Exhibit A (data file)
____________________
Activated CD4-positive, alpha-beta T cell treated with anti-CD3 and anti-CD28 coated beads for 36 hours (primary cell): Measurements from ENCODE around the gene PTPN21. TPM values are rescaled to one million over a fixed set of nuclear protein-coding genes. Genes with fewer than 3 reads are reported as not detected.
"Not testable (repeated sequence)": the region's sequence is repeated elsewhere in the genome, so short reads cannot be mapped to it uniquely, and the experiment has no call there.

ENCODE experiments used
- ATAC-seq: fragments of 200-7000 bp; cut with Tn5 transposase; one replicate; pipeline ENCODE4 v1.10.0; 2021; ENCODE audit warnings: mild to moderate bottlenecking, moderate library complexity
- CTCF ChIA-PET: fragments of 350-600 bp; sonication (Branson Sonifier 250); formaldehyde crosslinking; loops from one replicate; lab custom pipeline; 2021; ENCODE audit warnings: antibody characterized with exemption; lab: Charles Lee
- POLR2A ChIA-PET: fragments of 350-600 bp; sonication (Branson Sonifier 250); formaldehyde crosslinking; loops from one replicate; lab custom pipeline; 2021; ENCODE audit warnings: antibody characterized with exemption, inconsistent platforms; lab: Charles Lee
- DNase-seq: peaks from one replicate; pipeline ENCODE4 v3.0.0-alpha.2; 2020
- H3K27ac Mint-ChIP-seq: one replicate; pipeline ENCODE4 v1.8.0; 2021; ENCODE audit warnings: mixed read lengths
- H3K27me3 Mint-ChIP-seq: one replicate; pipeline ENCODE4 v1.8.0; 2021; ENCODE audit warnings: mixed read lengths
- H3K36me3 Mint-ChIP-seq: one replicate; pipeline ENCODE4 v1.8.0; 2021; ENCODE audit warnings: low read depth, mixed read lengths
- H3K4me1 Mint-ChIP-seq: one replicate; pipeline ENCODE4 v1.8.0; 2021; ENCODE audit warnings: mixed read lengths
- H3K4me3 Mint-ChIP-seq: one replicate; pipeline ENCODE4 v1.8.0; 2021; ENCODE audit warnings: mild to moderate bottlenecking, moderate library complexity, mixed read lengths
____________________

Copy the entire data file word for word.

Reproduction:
Activated CD4-positive, alpha-beta T cell treated with anti-CD3 and anti-CD28 coated beads for 36 hours (primary cell): Measurements from ENCODE around the gene PTPN21. TPM values are rescaled to one million over a fixed set of nuclear protein-coding genes. Genes with fewer than 3 reads are reported as not detected.
"Not testable (repeated sequence)": the region's sequence is repeated elsewhere in the genome, so short reads cannot be mapped to it uniquely, and the experiment has no call there.

ENCODE experiments used
- ATAC-seq: fragments of 200-7000 bp; cut with Tn5 transposase; one replicate; pipeline ENCODE4 v1.10.0; 2021; ENCODE audit warnings: mild to moderate bottlenecking, moderate library complexity
- CTCF ChIA-PET: fragments of 350-600 bp; sonication (Branson Sonifier 250); formaldehyde crosslinking; loops from one replicate; lab custom pipeline; 2021; ENCODE audit warnings: antibody characterized with exemption; lab: Charles Lee
- POLR2A ChIA-PET: fragments of 350-600 bp; sonication (Branson Sonifier 250); formaldehyde crosslinking; loops from one replicate; lab custom pipeline; 2021; ENCODE audit warnings: antibody characterized with exemption, inconsistent platforms; lab: Charles Lee
- DNase-seq: peaks from one replicate; pipeline ENCODE4 v3.0.0-alpha.2; 2020
- H3K27ac Mint-ChIP-seq: one replicate; pipeline ENCODE4 v1.8.0; 2021; ENCODE audit warnings: mixed read lengths
- H3K27me3 Mint-ChIP-seq: one replicate; pipeline ENCODE4 v1.8.0; 2021; ENCODE audit warnings: mixed read lengths
- H3K36me3 Mint-ChIP-seq: one replicate; pipeline ENCODE4 v1.8.0; 2021; ENCODE audit warnings: low read depth, mixed read lengths
- H3K4me1 Mint-ChIP-seq: one replicate; pipeline ENCODE4 v1.8.0; 2021; ENCODE audit warnings: mixed read lengths
- H3K4me3 Mint-ChIP-seq: one replicate; pipeline ENCODE4 v1.8.0; 2021; ENCODE audit warnings: mild to moderate bottlenecking, moderate library complexity, mixed read lengths